Women in Refrigerators (WiR) is the name of the list compiled by Gail Simone – with the help of her comic book buddies – of “female comics characters had met untimely and often icky ends”.
The name, incidentally, comes from a scene in Green Lantern #54. Kyle Rayner comes home and finds that his girlfriend, Alex DeWitt, has been killed and stuffed into the refrigerator by his nemesis Major Force. The name and the incident have since been used to describe the disproportional dispowerment, maiming, and death of various women in superhero comic books and how these incidents are usually used only to motivate the male characters into action or as a plot device to explore how these kinds of tragedies affect the male characters.
Now, before you get all uppity and point out that bad stuff happens to men too, I’ll say, “Yes, it does.” But WiR is different in that, when it happens to female characters they (unlike the men) are “never allowed, as male heroes usually are, the chance to return to their original heroic states. And that’s where we begin to see the difference.”
For example: Batman has is back broken by Bane. With a little bit of Bat-willpower (and a lot of paranormal help) Batman manages to regain full use of his legs and go on to defeat Bane and save the day! Barbara Gordon (Batgirl) gets shot in the spine by the Joker and is paralyzed FOREVERMORE. I should also note that Batman’s back was broken during a heroic battle with Bane whereas Barbara opened the door to an apartment door. (And then, to add insult to injury, was undressed and photographed by the Joker — photos which are then shown to her father, Commissioner Gordon in an attempt to drive him insane). Barbara Gordon becomes a prop in some sick play to drive her father crazy and to propel Batman into action against the Joker.
Okay, maybe this is a bad example. Babs did go on to become (thanks to John Ostrander and his wife Kim Yale) Orcacle who is a superheroine in her own right (and not just a Bat-sidekick). I mean, any attempt to “cure” Babs now would be met with disbelief and a lot of fans who would revolt. (Nor, do I share the sentiment that Babs is somehow less than she was becuase she’s a wheelchair user, which just proves that when you can’t dismiss a character based on his/her race, gender, and/or sexuality, you can say that they’re somehow inferior based on his/her disability.)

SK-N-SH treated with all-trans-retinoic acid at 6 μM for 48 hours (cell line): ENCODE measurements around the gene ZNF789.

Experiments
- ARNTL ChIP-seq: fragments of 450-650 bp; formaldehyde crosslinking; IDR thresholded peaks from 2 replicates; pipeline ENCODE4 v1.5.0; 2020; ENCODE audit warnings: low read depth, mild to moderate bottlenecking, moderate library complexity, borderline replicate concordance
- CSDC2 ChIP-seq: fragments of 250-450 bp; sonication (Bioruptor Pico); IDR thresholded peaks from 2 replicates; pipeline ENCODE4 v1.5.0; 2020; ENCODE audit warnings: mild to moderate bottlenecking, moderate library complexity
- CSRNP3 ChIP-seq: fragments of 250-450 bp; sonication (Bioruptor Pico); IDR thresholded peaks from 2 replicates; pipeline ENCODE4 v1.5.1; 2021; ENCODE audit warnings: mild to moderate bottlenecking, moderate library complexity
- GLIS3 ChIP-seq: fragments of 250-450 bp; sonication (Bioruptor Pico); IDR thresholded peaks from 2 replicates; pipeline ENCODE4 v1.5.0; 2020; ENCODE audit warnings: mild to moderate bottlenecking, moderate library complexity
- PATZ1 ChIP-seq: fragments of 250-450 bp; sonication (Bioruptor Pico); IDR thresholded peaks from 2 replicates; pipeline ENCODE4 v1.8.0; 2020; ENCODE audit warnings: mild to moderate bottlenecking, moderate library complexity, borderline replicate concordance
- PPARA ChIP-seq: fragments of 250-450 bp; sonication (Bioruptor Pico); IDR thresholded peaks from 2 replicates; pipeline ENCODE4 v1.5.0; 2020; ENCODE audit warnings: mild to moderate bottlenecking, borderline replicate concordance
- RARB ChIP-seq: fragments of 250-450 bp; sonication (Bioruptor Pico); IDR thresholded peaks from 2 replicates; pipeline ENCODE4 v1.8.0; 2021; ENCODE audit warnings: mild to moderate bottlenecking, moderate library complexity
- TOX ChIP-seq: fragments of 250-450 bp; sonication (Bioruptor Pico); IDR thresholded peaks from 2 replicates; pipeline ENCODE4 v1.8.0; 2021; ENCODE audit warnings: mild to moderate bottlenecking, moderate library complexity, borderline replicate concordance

Just because I don’t think you can quite grasp the unfairness of it all unless I repeat it: Batman is injured during a heroic battle, completely recovers (which, to be fair, comes from a telekinetic duel between Shondra Kingslover and Benedict Asp), returns and vanquishes his nemesis. He clears Batman’s name and takes his rightful place as protector of Gotham City.
Barbara Gordon, on the other hand, is injured opening the door and is then photographed (while bleeding on the floor) in various states of undress in a devious plot to drive her father insane, is left – because of her injuries – permanently paralyzed. Oh, and she only becomes an awesome character because we were lucky enough to have a fabulous husband-and-wife creative team who said, “Oh, hell no” at Len Wein’s decision to give Alan Moore permission to “cripple the bitch!”
So, where am I going with all this? Well, other than hopefully inciting some righteous feminist rage, I needed to talk about this in order to segway into this next bit. I’m a huge fan of Something Positive and (the artist/writer) R.K. Milholland has a great little side project (which, in my opinion, isn’t updated enough) called Super Stupor. The comic details the lives of several superheroes and villains and the wacky adventures that they get into. (I’d also recommend the first issue of the Super Stupor comic — it is made of win and cookies and rainbows and puppies). In one of his early strips, Milholland explored the phenomenon of WiR and kind of turned it on its ear (the original strip is found here):
Shelley Smarz is a life-time comic book fan and a comic book scholar. She’s currently finishing her MBA at Ryerson University in Toronto, ON. She’s trying to establish a schedule when she’ll regularly update, but business school has this really annoying habit of getting in the way. In her spare time, she knits and crochets inappropriate kawaii amigurumi body parts…we’ll let you guess which ones. Her current list of superheroine girlcrushes are: Oracle, Phoenix…damn, I guess what she told Gail Simone IS true – she does have a thing for redheads!